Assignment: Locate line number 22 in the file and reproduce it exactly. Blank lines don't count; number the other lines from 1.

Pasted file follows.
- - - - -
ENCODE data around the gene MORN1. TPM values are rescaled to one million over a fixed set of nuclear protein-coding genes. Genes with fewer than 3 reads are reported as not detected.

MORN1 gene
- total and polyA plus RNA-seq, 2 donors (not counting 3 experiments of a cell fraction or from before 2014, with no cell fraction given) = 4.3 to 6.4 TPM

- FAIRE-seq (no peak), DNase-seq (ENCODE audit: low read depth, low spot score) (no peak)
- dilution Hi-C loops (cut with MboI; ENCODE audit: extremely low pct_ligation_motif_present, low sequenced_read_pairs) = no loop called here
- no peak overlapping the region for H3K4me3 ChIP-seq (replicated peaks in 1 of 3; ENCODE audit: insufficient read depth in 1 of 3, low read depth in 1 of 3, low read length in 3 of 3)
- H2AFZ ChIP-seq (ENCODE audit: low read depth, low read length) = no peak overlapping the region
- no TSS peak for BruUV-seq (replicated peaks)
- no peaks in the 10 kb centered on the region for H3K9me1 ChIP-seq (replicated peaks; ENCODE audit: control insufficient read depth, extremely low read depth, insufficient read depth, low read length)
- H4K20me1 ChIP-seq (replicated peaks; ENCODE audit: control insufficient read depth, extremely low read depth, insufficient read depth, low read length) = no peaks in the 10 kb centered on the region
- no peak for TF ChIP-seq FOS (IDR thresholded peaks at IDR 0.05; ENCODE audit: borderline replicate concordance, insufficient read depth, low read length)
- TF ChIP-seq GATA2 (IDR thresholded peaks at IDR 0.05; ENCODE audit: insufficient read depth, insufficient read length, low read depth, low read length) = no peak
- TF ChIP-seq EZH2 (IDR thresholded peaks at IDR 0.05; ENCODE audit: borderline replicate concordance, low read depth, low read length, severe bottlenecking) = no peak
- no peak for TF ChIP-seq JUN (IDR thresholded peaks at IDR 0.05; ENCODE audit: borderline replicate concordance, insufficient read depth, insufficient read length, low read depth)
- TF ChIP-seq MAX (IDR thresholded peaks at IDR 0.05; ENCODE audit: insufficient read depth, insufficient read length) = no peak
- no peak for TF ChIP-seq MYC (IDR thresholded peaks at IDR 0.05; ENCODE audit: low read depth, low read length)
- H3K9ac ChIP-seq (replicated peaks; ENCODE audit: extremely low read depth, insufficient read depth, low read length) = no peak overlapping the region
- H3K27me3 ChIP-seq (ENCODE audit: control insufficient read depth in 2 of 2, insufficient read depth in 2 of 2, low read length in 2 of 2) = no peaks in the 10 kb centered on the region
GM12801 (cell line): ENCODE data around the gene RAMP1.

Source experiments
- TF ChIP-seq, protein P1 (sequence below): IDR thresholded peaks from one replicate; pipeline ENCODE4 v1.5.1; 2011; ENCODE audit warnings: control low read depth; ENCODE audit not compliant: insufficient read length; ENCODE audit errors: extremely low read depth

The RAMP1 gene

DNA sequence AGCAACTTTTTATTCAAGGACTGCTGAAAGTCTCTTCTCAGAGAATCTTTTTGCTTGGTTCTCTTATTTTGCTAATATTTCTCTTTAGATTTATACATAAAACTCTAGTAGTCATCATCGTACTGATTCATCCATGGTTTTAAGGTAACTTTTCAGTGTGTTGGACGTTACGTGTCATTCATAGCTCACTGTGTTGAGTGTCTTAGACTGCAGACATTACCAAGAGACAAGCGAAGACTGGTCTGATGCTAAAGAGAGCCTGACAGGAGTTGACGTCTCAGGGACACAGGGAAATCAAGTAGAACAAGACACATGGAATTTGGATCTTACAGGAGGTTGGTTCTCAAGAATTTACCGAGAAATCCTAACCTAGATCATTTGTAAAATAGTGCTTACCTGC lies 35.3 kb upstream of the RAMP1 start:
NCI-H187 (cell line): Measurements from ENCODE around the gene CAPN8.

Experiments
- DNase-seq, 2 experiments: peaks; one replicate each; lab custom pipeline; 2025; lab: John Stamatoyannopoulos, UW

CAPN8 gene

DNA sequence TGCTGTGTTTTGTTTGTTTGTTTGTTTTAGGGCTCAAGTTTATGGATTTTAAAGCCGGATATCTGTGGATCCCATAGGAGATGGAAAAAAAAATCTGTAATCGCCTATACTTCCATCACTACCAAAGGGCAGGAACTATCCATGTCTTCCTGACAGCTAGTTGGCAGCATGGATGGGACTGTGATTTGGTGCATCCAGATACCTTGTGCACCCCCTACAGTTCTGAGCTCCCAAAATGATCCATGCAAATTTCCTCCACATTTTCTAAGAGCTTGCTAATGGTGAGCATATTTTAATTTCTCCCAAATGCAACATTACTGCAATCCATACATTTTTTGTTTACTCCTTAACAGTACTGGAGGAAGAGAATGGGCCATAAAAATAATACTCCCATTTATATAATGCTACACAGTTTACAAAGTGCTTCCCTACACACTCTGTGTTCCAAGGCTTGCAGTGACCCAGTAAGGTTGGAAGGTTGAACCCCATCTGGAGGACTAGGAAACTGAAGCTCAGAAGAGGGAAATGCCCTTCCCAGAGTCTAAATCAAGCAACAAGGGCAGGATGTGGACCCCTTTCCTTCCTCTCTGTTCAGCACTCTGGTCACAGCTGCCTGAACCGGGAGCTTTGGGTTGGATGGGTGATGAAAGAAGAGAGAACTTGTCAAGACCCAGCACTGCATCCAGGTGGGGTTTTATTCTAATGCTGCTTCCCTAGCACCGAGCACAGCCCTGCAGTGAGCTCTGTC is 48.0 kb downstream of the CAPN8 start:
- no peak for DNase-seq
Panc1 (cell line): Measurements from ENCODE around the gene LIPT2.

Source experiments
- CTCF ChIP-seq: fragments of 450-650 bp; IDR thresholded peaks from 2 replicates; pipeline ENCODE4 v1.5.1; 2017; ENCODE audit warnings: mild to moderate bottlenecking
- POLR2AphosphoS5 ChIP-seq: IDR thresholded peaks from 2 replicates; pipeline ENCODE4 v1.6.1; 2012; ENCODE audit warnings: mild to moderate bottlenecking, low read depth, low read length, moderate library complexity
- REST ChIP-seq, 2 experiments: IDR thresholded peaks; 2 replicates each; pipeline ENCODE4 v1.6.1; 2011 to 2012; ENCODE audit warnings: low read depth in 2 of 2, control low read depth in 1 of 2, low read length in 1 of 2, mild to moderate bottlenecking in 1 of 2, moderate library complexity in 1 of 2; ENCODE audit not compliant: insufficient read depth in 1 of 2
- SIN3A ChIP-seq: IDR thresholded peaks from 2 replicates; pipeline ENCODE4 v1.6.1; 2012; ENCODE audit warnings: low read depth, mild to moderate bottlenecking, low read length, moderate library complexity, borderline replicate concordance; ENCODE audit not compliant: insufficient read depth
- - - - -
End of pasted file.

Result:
The RAMP1 gene